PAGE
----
Andrew Robertson: Queen's Park coaches surprised by fast progress
Andrew Robertson's speedy rise in football has stunned youth coaches at the club where his career took off.
"Did we see that happening? Never in a million years," said David McCallum, head of youth development at Queen's Park.
"Andy would be honest with you and say the very same thing."
Robertson has gathered five Scotland caps, hitting the back of the net on his most recent outing - a 3-1 defeat to England in November.
And that was three months after moving from Dundee United to Premier League side Hull City for £2.85m, where he is already a first-team regular and is receiving high praise from manager Steve Bruce.
"You can see why he's got there, there's no question about that," said McCallum.
"But there's also no question that you could write a book about it. The fact is, if somebody goes to that level in such a short period of time, it is a fairy-tale story."
Robertson, from the south side of Glasgow, joined Scottish League Two amateurs Queen's Park after being released by Celtic.
And McCallum stressed that there were no immediately obvious signs that the left-back would flourish in the game.
"Truth be told, when he came in, we had two under-17 squads and there was the perception that one squad was the better squad and one was the second squad.
"Andrew was in the second squad mainly due to his physical development, not because of talent.
"He played with his head up. He asked questions to make sure he was doing the right thing. If he was given information he wasn't sure about, he would come back and get reassurance - that's something that's important with a young player."
|David McCallum on Celtic releasing Robertson|
|"Celtic might have had somebody else they felt had a better opportunity to go beyond Andrew. We've done it with players as well, and they leave here and maybe take a step beyond where we felt they would've gone. That's just the way football is. If he was still at Celtic, would he have played as much and be where he is?"|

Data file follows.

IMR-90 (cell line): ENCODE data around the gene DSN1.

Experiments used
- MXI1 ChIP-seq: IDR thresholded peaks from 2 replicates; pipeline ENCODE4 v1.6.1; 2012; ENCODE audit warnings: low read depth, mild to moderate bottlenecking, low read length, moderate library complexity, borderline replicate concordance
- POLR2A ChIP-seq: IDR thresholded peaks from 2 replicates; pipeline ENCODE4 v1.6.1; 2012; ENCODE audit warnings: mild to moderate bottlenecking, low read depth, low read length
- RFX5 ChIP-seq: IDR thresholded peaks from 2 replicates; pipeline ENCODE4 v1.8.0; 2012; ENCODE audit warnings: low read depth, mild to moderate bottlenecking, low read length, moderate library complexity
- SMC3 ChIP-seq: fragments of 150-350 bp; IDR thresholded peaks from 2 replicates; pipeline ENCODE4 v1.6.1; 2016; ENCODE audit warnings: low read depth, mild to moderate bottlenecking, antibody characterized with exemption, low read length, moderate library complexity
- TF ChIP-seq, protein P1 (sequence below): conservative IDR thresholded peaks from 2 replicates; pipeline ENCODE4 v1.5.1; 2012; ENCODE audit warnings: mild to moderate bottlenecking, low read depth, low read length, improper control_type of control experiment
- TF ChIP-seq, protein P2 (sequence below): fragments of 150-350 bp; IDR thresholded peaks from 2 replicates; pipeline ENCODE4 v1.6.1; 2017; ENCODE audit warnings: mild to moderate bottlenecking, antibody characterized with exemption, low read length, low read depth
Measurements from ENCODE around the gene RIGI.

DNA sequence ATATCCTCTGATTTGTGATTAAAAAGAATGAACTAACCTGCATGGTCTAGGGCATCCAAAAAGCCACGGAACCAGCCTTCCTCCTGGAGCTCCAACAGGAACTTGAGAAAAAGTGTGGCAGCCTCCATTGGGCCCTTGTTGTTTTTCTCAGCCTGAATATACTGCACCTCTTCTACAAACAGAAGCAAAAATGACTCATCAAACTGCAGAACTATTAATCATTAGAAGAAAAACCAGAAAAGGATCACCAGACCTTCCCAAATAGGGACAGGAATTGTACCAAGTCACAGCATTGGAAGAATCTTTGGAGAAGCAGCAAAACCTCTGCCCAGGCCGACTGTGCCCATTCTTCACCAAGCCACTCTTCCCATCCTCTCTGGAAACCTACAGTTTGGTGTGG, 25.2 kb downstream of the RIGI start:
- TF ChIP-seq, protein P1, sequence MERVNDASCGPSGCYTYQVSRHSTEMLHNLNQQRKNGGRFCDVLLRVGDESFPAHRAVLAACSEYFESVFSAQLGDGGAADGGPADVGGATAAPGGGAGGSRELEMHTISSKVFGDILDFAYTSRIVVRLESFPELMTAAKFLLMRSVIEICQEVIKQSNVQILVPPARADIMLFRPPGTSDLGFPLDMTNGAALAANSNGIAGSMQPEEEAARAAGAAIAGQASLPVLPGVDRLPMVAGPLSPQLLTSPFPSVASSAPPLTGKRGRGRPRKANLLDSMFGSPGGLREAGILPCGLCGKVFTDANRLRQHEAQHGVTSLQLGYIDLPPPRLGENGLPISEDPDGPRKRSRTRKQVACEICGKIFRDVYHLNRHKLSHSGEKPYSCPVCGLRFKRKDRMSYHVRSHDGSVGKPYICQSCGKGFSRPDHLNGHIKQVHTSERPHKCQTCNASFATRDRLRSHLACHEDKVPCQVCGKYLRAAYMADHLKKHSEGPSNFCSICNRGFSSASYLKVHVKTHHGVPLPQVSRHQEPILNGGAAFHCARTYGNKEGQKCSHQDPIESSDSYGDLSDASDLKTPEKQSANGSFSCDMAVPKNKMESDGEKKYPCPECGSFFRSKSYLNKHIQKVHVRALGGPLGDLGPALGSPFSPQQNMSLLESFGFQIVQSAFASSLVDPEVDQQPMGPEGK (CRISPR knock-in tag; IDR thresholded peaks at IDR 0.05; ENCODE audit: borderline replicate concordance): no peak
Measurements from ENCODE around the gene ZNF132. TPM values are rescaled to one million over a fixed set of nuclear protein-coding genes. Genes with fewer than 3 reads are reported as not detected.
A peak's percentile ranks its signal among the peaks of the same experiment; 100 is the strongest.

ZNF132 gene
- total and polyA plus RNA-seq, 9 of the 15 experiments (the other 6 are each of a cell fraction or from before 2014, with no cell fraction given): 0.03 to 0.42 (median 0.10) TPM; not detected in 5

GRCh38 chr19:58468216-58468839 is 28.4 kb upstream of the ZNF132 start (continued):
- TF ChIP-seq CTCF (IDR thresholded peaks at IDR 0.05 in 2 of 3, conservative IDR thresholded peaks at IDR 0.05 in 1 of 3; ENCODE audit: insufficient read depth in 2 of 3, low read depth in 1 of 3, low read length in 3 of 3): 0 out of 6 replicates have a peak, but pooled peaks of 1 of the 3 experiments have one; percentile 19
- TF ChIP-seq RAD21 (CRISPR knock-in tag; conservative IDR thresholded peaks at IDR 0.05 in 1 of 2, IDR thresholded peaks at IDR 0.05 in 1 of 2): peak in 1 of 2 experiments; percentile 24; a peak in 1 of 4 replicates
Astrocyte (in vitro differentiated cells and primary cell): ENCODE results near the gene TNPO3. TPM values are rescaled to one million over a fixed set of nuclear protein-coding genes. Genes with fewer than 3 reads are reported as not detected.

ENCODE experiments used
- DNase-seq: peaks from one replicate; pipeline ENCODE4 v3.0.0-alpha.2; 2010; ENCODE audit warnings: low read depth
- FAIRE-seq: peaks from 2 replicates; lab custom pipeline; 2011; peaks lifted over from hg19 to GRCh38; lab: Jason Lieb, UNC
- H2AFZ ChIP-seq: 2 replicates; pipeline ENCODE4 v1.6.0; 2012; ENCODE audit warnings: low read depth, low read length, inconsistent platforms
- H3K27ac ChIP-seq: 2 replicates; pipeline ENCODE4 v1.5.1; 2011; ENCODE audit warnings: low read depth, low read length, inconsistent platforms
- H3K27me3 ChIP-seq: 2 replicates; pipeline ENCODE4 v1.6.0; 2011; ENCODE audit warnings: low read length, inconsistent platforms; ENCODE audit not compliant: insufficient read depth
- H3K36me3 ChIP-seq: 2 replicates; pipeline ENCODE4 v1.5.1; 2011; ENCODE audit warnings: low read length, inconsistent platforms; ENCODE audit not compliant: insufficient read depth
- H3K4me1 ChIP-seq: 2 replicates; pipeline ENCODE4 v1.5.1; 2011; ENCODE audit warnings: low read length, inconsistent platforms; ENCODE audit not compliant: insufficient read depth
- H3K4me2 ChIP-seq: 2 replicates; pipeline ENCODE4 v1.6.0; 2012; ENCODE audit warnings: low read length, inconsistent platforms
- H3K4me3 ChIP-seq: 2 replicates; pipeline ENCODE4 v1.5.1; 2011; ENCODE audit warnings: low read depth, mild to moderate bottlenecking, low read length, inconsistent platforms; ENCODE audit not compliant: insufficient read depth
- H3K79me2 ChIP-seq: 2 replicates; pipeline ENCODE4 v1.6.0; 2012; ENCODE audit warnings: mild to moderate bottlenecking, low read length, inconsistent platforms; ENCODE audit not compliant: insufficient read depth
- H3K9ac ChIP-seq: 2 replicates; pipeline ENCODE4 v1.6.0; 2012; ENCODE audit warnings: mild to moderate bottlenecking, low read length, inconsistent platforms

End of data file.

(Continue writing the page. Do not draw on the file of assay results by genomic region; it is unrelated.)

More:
In the summer of 2012, Robertson seized his chance to fill the left-back berth previously occupied by Barry Douglas and Daryll Meggatt.
"In our system, Andrew was the next prospect," said McCallum, one of several Queen's Park coaches to help the youngster develop.
"He was taken to a first-team pre-season gathering and simply didn't look back. It got to a point where Gardner Speirs [manager] couldn't leave him out.
"I'm not sure he was taken to Dundee United to be a first choice right away, but Jackie McNamara couldn't leave him out - and now again at Hull.
"It's alright having the ability and the talent and the work ethic, but the fact that he's got his mind round each challenge is huge, especially in the modern game."
McCallum has been in his current role at Queen's Park for four years, before which he was assistant manager to Billy Stark at Hampden.
The former Motherwell, Partick Thistle and Stirling Albion player believes it is "vital" that young players are willing to make sacrifices off the field in order to progress on it.
"In Andrew's case, we like to think we've educated him in a football and a lifestyle sense," said the 37-year-old.
|David McCallum on Rangers not signing Robertson|
|"Back at that time, and even now, Rangers have got Lee Wallace. If Lee had got a chance to go south and Rangers had taken the opportunity to let him go, then they may have looked at Andrew, but it comes down to what you need. It's easy to criticise clubs for not looking at him or for letting him go, but if they don't need him at that point, only they can make that decision. If he had gone to Rangers, would he have played?"|
"He comes from a good family as well - his parents are terrific people and very level-headed.
"He's still in touch with a lot of his former team-mates at the club here as well, so having those bonds and relationships have been good for keeping his feet on the ground and making sure he lives his life properly.
"He's such a high profile now that he has to, because if he doesn't he's an easy target for it to be picked up on.
"He's living a dream at the moment and he's living it well."